30
Jan
10

Fish Tank (2009)

fishtankI like going into movies not knowing a thing about them. I saw this film on some lists, suggesting it as one of the best British films of the year. That was enough for me. It is indeed a good film, though I hesitate to articulate why. Explaining the plot kind of ruins the experience. And it’s not an experience one really wants to have. In a general kind of way, the film follows Mia (Kate Jarvis, in an amazing debut), a 15 year old girl living in an impoverished part of Essex with her mother and younger sister. Her mother’s new boyfriend (Michael Fassbender, in an amazing year of roles) visits more often than he used to. She likes to practice dancing in an abandoned apartment in her complex in a way that is more serious than girlish pastime.  She keeps going back to this part of town with an old horse  chained to a cement block. To say anything else about what these things have to do with each other would take away from watching the film.

It is certainly reasonable to assume that Andrea Arnold is definitely a filmmaker to watch. This film says a lot about a lot of things (adolescence, femininity, class, urban life, etc.) without really having to be about those things. I’ll just say, with no authority or logic at all, that I don’t think this film could have been directed as well by a man. Being a non-female, I can’t really know, but the perspective of this film feels so in tune with the main, female character. We always see the world of a film through our own lens/gaze, but this film anchors its world to how it appears to Mia; her world really is like living in a fish tank. This film portrays adolescence with a truth that is increasingly rare these days. There is no judgment of the characters by the film; there is no need to supply an explanation for why they do the things they do.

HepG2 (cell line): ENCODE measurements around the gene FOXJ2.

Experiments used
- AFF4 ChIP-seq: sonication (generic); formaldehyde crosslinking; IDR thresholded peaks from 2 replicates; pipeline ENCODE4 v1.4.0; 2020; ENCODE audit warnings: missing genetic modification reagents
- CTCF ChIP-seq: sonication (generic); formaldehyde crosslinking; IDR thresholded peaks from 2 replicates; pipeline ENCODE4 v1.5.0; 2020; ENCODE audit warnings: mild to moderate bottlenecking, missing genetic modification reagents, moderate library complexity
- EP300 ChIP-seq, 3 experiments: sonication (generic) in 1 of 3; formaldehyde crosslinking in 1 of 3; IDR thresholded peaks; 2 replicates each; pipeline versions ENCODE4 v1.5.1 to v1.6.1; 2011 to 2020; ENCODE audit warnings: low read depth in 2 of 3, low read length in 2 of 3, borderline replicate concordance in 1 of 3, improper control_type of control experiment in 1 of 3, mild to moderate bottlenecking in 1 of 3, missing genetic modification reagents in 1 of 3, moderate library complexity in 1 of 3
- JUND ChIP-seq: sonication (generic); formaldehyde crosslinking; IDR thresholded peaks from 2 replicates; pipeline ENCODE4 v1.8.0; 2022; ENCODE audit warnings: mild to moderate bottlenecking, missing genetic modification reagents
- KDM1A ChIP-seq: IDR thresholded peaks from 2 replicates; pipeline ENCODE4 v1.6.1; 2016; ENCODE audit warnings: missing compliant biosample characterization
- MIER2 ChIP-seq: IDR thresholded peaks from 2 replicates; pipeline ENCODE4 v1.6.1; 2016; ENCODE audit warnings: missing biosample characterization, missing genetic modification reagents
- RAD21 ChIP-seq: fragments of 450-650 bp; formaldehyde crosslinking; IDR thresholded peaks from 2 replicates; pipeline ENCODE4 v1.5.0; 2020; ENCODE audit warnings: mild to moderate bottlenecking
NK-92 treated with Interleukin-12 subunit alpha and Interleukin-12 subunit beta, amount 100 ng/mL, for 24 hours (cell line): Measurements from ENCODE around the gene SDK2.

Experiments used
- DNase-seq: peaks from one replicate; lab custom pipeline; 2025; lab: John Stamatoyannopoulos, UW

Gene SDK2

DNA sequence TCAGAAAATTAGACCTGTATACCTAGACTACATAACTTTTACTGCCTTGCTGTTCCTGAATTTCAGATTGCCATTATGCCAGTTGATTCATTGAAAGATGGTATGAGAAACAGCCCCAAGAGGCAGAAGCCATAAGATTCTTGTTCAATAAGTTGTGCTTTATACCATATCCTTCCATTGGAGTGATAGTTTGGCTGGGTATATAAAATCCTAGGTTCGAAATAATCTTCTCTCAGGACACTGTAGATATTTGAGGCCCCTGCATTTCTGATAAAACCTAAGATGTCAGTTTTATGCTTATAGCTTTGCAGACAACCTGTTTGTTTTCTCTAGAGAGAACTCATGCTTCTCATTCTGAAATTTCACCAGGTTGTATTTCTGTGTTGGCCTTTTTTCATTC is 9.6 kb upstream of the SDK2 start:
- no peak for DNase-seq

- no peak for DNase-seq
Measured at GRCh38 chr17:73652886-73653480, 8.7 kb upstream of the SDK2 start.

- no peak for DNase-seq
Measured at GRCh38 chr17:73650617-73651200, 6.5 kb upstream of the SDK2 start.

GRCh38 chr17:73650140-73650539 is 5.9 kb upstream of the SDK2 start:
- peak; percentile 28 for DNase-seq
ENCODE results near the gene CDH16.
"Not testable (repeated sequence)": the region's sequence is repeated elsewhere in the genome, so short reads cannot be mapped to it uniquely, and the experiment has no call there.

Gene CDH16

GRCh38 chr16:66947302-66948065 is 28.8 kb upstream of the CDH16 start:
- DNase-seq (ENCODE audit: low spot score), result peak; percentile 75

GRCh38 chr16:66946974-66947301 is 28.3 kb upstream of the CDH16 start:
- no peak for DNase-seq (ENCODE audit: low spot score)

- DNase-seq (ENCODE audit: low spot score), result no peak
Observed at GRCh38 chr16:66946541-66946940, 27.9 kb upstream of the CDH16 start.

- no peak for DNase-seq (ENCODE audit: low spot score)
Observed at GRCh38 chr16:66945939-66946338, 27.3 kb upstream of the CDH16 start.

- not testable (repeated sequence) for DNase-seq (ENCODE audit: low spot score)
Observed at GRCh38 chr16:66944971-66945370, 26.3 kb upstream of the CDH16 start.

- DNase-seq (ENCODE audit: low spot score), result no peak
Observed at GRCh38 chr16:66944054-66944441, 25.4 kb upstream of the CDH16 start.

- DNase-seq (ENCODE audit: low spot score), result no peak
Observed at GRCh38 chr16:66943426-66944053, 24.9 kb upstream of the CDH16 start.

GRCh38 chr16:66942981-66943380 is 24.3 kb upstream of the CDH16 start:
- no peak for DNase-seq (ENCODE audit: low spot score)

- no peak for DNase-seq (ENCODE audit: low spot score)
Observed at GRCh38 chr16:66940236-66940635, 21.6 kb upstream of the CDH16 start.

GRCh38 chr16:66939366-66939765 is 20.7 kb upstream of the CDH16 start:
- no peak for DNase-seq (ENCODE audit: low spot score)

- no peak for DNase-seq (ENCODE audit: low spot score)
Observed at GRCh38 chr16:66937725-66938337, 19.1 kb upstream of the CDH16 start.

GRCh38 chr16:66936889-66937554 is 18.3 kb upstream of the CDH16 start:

fishtank-horsefishtank-spear

There are also a lot of motifs spread throughout that I’m not entirely sure I’ve completely picked up on. There are repeated insinuated comparisons of Mia’s life with that of the objects/animals she encounters, whether its the underfed and sickened horse tied in a parking lot, or the fish caught from the river, ‘kindly’ speared through rather than left to suffocate (a rather adept bit of metaphorical foreshadowing that can be interpreted in so many different ways). The girl lives with what she knows, based on what she (and her family) can afford. The movie doesn’t have to be about class, but you can’t ignore its importance in what plays out (again, spoilers omitted). She seems limited in her options because no one has even given her any. And for a budding teenager,  a lack of options can be, among other things, quite dangerous.

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I can’t think of anything profound to compliment  this movie. I read about someone comparing it to the Dardenne Brothers (Rosetta, L’Enfant), which is a name-check becoming a bit too synonymous with “intellectual realism” (even though it’s supposed to be a compliment). If I was in the mood for a comparison, I would say this makes a good double-feature with An Education. Though Carey Mulligan‘s Jenny may have been struggling to make it to Oxford (Kate Jarvis’ Mia would never have contemplated having a chance), both stories are about an education of an entirely different kind. I would recommend this film for people who are in the mood for a drama that lacks sentimentality and is extremely subtle in its emotional manipulation. Like me, you may not be particularly interested in seeing people dance to Nas or Bobby Womack, but you could give it a try.
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